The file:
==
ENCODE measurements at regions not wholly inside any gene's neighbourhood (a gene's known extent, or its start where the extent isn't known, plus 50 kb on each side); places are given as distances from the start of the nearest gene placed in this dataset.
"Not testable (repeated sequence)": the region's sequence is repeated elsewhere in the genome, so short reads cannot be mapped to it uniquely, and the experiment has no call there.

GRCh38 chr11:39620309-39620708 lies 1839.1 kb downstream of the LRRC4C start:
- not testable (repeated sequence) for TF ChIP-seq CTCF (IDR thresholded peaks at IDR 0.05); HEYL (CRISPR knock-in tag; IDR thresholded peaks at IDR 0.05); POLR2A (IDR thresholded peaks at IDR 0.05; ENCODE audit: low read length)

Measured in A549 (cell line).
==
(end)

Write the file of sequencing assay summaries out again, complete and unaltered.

ENCODE measurements at regions not wholly inside any gene's neighbourhood (a gene's known extent, or its start where the extent isn't known, plus 50 kb on each side); places are given as distances from the start of the nearest gene placed in this dataset.
"Not testable (repeated sequence)": the region's sequence is repeated elsewhere in the genome, so short reads cannot be mapped to it uniquely, and the experiment has no call there.

GRCh38 chr11:39620309-39620708 lies 1839.1 kb downstream of the LRRC4C start:
- not testable (repeated sequence) for TF ChIP-seq CTCF (IDR thresholded peaks at IDR 0.05); HEYL (CRISPR knock-in tag; IDR thresholded peaks at IDR 0.05); POLR2A (IDR thresholded peaks at IDR 0.05; ENCODE audit: low read length)

Measured in A549 (cell line).